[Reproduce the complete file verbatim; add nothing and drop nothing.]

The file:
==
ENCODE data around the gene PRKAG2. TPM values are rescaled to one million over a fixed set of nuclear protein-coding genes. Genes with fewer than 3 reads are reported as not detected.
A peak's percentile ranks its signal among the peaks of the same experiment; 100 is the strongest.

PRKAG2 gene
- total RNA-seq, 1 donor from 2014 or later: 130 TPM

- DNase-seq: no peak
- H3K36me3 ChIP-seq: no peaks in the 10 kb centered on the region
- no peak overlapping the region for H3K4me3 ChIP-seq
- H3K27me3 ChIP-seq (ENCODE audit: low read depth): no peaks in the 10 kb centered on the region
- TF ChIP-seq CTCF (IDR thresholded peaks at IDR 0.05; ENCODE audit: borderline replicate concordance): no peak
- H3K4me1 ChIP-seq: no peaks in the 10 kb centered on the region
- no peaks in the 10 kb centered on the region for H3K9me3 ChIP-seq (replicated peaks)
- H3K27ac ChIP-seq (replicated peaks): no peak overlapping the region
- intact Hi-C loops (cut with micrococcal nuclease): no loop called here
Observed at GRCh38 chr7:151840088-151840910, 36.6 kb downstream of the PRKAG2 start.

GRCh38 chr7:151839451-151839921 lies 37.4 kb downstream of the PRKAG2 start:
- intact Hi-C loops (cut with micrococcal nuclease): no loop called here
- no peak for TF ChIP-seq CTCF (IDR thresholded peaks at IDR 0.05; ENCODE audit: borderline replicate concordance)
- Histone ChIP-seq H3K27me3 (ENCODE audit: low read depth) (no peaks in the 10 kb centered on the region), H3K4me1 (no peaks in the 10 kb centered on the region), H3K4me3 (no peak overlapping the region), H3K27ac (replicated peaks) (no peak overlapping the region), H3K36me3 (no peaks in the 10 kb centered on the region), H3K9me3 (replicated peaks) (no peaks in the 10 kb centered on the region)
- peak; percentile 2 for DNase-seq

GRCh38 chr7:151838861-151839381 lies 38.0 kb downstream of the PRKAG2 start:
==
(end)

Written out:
ENCODE data around the gene PRKAG2. TPM values are rescaled to one million over a fixed set of nuclear protein-coding genes. Genes with fewer than 3 reads are reported as not detected.
A peak's percentile ranks its signal among the peaks of the same experiment; 100 is the strongest.

PRKAG2 gene
- total RNA-seq, 1 donor from 2014 or later: 130 TPM

- DNase-seq: no peak
- H3K36me3 ChIP-seq: no peaks in the 10 kb centered on the region
- no peak overlapping the region for H3K4me3 ChIP-seq
- H3K27me3 ChIP-seq (ENCODE audit: low read depth): no peaks in the 10 kb centered on the region
- TF ChIP-seq CTCF (IDR thresholded peaks at IDR 0.05; ENCODE audit: borderline replicate concordance): no peak
- H3K4me1 ChIP-seq: no peaks in the 10 kb centered on the region
- no peaks in the 10 kb centered on the region for H3K9me3 ChIP-seq (replicated peaks)
- H3K27ac ChIP-seq (replicated peaks): no peak overlapping the region
- intact Hi-C loops (cut with micrococcal nuclease): no loop called here
Observed at GRCh38 chr7:151840088-151840910, 36.6 kb downstream of the PRKAG2 start.

GRCh38 chr7:151839451-151839921 lies 37.4 kb downstream of the PRKAG2 start:
- intact Hi-C loops (cut with micrococcal nuclease): no loop called here
- no peak for TF ChIP-seq CTCF (IDR thresholded peaks at IDR 0.05; ENCODE audit: borderline replicate concordance)
- Histone ChIP-seq H3K27me3 (ENCODE audit: low read depth) (no peaks in the 10 kb centered on the region), H3K4me1 (no peaks in the 10 kb centered on the region), H3K4me3 (no peak overlapping the region), H3K27ac (replicated peaks) (no peak overlapping the region), H3K36me3 (no peaks in the 10 kb centered on the region), H3K9me3 (replicated peaks) (no peaks in the 10 kb centered on the region)
- peak; percentile 2 for DNase-seq

GRCh38 chr7:151838861-151839381 lies 38.0 kb downstream of the PRKAG2 start: